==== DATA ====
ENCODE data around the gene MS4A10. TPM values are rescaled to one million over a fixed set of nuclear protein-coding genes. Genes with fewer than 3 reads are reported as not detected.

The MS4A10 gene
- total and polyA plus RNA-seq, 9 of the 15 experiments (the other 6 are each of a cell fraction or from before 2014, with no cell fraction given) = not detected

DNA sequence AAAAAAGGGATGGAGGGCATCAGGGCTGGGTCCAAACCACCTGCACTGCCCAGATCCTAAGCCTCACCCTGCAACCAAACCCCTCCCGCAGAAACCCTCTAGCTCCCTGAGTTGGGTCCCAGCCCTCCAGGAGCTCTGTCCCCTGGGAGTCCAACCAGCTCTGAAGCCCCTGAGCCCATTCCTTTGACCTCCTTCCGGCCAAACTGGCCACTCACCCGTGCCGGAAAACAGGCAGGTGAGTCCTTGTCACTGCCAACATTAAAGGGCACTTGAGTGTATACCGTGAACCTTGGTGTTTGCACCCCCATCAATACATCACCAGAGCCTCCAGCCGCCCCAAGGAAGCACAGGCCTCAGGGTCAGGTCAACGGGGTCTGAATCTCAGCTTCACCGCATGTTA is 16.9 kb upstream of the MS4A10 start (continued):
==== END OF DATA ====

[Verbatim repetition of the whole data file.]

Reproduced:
ENCODE data around the gene MS4A10. TPM values are rescaled to one million over a fixed set of nuclear protein-coding genes. Genes with fewer than 3 reads are reported as not detected.

The MS4A10 gene
- total and polyA plus RNA-seq, 9 of the 15 experiments (the other 6 are each of a cell fraction or from before 2014, with no cell fraction given) = not detected

DNA sequence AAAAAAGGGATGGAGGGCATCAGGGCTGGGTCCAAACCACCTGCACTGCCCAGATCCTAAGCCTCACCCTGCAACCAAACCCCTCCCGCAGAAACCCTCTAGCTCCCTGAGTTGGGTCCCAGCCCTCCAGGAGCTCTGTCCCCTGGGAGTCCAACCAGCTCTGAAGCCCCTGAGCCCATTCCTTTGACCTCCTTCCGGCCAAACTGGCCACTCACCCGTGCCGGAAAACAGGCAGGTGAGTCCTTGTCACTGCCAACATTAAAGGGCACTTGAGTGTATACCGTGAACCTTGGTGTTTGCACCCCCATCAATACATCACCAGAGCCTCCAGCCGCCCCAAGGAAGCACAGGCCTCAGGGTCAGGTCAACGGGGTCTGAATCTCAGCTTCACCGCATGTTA is 16.9 kb upstream of the MS4A10 start (continued):